Thursday, August 2, 2012

VW Idiosyncrasies: How an Air-cooled Engine Works in General.

Before we go on further with our Volkswagen adventure, it would be best also to touch first on the idiosyncrasies of this iconic vehicle. Of course we all know that the Volkswagen Beetle is one of the world’s most recognizable automobiles because of its signature body shape, unusual rear engine placement and of having an air cooled engine. I guess all VW enthusiasts know what an air cooled engine is. This is just a general, simple and short article for the uninitiated. 

These engine fins are not for decorations but serve a purpose in  cooling down the air cooled engine

Air-cooled Engine Experience.

Nowadays you usually get to experience riding an air-cooled engine through your beloved VW vehicle, on a motorcycle (some motorcycles are water-cooled), on all-terrain vehicles, or even a common riding mower. What remained air-cooled from the beginning up to the present though are aircrafts like many helicopters and small planes.
Though some carmakers used air-cooled engines to power their vehicles in the 1960s and 1970s, air-cooled engines won’t go back to their glory days in the assembly line these days. Everyone knows that it was used in the original Beetle but how does an air-cooled engine actually work compared to water cooled engines we now commonly use?

How it Works.

Simply put, a water-cooled engine uses water (with or without coolant mixture) to cool the engine. Modern cars use water-cooled engines with radiators, water pumps and hoses that circulate water throughout the engine. The heat from the engine is transferred to the water, cooled in the radiator and circulates again.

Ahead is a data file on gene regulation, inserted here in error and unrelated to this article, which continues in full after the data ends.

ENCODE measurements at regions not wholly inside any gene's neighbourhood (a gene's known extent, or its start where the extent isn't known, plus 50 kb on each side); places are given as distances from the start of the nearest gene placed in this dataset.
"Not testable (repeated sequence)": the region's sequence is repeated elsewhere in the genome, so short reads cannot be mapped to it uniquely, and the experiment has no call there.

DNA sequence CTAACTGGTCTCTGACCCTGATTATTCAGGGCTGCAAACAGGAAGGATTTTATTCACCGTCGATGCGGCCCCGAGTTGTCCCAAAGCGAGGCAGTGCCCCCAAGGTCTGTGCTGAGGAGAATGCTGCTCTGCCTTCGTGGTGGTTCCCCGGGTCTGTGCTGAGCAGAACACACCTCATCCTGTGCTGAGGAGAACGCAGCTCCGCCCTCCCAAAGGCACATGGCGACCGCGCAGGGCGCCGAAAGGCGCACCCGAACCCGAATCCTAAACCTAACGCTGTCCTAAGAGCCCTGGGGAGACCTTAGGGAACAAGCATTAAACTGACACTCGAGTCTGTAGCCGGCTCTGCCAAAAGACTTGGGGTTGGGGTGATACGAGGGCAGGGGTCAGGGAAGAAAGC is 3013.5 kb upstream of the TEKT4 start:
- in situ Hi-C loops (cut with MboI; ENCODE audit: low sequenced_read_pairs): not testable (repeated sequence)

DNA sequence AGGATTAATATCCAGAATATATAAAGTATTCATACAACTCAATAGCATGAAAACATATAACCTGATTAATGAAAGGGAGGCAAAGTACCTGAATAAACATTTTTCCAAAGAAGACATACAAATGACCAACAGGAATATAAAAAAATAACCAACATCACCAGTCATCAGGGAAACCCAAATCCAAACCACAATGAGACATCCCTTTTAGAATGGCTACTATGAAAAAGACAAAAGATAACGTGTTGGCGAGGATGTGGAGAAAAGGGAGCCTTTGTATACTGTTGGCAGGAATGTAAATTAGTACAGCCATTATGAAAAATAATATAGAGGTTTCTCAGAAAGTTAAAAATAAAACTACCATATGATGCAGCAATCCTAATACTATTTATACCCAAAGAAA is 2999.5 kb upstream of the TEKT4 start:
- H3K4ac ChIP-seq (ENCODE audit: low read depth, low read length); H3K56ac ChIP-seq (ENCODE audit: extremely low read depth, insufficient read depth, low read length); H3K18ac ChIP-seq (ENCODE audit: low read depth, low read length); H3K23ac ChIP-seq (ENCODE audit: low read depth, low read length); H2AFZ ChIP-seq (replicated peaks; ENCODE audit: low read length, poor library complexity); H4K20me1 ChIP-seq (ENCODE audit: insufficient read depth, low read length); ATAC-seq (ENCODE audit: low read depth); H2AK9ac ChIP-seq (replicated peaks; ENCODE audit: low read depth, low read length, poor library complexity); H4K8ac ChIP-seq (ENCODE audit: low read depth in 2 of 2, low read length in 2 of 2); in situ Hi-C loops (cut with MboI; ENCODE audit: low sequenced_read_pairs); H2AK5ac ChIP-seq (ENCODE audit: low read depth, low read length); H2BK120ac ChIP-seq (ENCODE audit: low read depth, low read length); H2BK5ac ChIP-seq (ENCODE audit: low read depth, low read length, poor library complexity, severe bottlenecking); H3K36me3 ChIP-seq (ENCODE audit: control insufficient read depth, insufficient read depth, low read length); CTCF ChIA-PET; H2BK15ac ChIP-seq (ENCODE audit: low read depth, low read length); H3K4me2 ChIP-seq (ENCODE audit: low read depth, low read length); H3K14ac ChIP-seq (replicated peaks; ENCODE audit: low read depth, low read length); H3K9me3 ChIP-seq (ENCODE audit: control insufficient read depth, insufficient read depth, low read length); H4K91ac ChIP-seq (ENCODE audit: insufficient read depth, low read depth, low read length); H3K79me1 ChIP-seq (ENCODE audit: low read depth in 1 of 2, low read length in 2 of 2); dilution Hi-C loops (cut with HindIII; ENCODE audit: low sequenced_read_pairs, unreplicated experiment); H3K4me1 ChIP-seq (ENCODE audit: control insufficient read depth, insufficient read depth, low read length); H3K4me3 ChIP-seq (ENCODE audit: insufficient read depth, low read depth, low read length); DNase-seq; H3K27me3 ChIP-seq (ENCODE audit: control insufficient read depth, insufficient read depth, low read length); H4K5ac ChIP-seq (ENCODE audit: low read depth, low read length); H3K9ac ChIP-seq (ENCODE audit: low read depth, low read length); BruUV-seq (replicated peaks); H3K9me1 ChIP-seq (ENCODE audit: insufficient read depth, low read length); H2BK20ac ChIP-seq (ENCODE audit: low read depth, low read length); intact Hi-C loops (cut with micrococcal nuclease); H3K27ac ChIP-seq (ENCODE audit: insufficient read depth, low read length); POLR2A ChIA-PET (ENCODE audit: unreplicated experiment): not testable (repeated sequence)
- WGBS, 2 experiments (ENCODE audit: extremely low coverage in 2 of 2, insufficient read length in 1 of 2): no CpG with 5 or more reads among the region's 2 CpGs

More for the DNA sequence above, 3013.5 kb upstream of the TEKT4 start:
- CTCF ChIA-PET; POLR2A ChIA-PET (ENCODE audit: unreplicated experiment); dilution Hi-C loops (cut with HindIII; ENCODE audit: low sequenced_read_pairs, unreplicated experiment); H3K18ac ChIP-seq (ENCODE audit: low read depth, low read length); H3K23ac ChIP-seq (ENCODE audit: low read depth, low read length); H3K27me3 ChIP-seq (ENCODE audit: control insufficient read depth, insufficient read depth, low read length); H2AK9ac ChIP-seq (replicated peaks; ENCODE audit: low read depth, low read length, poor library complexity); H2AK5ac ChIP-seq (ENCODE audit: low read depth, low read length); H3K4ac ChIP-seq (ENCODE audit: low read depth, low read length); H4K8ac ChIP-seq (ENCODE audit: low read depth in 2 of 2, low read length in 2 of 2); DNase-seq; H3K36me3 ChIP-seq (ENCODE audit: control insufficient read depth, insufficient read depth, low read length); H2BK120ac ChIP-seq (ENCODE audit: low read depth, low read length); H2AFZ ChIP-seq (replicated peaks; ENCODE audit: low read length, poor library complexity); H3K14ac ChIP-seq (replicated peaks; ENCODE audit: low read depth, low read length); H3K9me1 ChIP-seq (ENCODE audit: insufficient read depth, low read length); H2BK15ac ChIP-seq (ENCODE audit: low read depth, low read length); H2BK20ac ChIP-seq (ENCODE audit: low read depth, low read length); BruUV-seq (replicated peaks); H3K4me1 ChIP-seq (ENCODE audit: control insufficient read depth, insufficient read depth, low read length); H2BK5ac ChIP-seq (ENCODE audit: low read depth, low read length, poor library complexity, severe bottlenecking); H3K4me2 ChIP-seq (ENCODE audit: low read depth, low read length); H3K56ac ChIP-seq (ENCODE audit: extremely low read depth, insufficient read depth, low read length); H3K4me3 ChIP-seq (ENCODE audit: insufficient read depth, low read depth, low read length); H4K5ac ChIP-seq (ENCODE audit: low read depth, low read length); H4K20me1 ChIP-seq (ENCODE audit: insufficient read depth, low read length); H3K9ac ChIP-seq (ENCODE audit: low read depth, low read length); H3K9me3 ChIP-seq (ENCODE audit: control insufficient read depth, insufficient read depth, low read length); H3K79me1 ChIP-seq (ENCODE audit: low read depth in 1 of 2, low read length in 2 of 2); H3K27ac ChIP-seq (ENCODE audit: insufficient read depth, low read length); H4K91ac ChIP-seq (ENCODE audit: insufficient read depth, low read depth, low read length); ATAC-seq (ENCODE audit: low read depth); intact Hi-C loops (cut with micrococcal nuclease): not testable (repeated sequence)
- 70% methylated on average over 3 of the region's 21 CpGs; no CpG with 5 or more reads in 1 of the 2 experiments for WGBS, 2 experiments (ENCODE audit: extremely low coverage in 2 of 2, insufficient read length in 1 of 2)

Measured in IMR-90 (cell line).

An air-cooled engine is simpler: It allows air flow over the engine to keep it cool. They have fins extending out from the engine to pull heat away then cool air is forced over the fins through a fan in cars. With aircraft and motorcycles, the vehicle's speed alone moves enough cool air over the fins to keep the engine cool.

In general, these engines may have other design features to help keep the engine cooler like ducts to direct air flow to hotter areas, baffling systems (in airplanes) to channel high-pressure air into the cooling fins, horizontally opposed cylinders (faced away from each other) and spread farther apart than a typical water-cooled engine allowing air to flow over the fins, oil coolers to keep the oil temperature low, etc

Continental R-975 air-cooled, nine cylinder radial engine from the HUP-2 helicopter (image courtesy of Marcel Crettet).
Advantages and Disadvantages of Air-cooled Engines
1. Doesn’t have water leakage problems. 
2. Won’t require replacement of parts like the water pump or radiator.
3. They’re lighter than liquid-cooled engines, too, because they have fewer parts.
4. Warm up a lot faster than liquid-cooled engines
5. Don’t have any risk of the coolant freezing, beneficial  in extremely cold temperatures.
1. Air-cooled engines are more likely to overheat. 
2. The large fans used to cool the engine can take away a lot of power.

On cars, the common consensus is that the disadvantages outweigh the advantages. They work extremely well  though for motorcycles, recreational vehicles and certain aircrafts.  

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